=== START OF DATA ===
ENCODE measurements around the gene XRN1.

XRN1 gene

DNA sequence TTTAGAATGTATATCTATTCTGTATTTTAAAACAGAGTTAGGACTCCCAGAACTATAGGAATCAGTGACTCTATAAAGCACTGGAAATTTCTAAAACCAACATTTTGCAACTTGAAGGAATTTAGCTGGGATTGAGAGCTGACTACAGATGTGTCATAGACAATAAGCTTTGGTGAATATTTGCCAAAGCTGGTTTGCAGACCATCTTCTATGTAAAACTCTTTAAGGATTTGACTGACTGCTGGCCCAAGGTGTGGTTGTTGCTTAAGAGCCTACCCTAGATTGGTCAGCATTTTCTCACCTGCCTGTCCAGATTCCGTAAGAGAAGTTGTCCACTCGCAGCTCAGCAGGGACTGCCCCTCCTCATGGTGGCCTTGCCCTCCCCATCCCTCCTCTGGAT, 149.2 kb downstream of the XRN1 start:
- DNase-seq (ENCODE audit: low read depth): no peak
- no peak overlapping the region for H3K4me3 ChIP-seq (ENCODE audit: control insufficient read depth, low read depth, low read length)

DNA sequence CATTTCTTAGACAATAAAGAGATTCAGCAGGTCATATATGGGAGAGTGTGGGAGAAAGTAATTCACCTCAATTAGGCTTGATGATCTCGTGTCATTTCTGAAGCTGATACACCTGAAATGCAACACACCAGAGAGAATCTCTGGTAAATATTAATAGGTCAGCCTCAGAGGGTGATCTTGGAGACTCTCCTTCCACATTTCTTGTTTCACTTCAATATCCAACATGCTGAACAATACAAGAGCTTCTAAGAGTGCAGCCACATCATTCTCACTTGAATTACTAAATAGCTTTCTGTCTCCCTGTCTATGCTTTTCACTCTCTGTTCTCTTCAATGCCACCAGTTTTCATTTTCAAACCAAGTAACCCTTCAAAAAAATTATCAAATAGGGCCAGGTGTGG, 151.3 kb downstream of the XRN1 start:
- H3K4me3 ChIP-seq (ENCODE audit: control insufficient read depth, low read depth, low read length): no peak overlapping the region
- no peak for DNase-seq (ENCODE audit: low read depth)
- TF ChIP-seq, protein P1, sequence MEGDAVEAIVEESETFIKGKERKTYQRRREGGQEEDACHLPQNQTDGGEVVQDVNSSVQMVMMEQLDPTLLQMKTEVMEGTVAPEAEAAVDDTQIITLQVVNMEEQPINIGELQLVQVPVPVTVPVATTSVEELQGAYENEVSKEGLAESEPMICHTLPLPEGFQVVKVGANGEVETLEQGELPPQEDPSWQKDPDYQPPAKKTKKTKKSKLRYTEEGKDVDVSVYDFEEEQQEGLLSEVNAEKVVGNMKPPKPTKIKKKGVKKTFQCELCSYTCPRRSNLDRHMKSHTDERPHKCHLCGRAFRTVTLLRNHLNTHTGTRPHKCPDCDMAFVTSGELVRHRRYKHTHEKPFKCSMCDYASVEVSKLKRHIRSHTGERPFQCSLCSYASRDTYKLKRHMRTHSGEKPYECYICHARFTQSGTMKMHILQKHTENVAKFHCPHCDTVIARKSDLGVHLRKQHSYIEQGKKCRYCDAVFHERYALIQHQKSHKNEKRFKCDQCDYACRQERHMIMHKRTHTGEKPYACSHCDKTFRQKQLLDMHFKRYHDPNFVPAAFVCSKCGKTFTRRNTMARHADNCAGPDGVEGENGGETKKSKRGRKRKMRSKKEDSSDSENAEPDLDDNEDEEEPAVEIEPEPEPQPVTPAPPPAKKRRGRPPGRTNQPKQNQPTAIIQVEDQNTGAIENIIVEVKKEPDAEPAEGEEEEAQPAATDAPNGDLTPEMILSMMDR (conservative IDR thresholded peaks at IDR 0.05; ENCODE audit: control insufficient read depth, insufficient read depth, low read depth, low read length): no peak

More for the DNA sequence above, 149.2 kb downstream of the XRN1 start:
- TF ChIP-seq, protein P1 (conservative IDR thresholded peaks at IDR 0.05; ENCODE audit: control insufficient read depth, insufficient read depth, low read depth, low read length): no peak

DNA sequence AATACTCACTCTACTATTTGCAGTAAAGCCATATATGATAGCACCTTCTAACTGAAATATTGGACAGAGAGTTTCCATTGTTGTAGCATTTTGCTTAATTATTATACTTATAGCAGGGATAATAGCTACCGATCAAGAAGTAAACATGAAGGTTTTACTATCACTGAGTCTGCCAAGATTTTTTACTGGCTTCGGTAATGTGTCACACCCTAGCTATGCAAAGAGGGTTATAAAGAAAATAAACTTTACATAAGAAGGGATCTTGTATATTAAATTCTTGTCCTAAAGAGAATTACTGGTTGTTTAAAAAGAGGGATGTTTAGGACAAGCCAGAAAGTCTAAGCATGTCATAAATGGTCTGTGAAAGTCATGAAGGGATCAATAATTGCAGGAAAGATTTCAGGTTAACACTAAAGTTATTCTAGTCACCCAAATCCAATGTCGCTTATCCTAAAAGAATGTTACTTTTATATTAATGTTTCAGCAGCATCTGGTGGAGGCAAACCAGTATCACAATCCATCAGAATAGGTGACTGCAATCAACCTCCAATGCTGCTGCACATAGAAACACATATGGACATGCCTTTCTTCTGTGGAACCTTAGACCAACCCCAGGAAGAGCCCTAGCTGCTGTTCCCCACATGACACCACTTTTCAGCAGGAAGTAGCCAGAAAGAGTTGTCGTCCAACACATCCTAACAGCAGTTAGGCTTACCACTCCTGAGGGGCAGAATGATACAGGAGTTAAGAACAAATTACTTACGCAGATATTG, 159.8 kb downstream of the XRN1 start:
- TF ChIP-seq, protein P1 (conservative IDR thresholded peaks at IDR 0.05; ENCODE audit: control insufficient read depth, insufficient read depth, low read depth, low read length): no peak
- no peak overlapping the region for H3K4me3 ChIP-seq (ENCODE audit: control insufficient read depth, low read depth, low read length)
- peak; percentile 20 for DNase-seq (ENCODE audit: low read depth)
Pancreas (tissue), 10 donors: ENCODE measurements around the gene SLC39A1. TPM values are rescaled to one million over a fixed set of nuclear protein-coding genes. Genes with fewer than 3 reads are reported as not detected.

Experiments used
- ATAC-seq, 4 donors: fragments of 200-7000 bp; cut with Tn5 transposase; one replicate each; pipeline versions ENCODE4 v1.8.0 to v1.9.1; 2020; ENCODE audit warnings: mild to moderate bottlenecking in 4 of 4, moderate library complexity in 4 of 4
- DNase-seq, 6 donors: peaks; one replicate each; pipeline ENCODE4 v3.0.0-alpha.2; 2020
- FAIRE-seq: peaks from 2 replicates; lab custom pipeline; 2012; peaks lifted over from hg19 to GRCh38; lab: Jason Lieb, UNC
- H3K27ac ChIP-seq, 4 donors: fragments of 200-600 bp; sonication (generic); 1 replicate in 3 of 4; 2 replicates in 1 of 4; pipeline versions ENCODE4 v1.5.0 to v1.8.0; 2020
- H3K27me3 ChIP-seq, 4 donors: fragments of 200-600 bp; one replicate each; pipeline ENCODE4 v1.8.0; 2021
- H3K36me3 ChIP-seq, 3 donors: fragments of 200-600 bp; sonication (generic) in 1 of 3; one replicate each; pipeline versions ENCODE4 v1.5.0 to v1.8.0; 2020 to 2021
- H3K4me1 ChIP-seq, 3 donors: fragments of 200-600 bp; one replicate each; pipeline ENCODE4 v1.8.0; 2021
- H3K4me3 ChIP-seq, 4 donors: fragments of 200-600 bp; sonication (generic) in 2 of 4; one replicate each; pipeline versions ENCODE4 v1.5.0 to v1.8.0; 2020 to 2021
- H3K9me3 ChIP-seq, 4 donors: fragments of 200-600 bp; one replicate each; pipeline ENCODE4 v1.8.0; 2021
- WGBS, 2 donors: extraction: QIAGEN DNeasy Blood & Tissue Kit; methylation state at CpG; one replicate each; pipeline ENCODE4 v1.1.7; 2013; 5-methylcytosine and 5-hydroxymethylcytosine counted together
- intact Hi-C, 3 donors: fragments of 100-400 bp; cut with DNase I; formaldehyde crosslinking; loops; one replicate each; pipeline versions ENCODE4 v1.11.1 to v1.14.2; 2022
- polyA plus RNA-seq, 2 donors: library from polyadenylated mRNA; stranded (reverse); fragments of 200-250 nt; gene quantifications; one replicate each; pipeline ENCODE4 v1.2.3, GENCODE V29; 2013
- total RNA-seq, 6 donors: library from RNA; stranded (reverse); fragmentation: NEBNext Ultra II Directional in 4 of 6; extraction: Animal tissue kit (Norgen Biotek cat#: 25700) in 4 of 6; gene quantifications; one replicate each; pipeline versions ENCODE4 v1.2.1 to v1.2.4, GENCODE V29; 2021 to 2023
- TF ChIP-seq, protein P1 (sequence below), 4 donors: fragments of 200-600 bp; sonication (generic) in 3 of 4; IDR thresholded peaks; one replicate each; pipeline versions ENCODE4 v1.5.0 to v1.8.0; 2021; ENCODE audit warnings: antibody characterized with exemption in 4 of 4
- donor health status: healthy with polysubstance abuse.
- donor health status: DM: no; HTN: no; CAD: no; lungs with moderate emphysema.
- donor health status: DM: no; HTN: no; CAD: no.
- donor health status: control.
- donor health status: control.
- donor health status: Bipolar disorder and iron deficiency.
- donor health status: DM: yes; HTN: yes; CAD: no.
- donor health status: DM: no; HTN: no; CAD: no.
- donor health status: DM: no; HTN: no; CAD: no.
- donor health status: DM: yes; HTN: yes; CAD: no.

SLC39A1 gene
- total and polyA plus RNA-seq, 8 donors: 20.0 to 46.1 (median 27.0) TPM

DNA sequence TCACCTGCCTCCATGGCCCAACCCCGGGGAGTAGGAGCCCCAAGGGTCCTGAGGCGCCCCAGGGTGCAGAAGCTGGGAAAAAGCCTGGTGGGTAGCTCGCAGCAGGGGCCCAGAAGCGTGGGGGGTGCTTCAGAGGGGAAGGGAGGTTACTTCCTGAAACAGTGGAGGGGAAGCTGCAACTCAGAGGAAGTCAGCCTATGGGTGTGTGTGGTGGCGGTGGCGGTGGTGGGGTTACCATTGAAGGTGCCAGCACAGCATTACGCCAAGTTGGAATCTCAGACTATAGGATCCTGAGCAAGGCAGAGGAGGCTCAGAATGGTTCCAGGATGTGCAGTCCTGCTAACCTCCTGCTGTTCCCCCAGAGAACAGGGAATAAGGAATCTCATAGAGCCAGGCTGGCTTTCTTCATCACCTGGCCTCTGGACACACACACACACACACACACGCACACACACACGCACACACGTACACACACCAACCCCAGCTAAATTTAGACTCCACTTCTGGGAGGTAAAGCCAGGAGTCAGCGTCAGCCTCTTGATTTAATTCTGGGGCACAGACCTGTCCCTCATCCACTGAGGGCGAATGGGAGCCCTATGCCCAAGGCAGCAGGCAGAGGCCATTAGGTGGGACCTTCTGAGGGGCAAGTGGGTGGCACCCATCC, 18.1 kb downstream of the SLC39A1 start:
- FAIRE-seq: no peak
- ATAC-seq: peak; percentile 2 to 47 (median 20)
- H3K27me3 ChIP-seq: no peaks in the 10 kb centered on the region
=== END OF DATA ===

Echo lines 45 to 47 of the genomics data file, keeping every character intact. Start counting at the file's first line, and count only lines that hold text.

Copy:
- FAIRE-seq: no peak
- ATAC-seq: peak; percentile 2 to 47 (median 20)
- H3K27me3 ChIP-seq: no peaks in the 10 kb centered on the region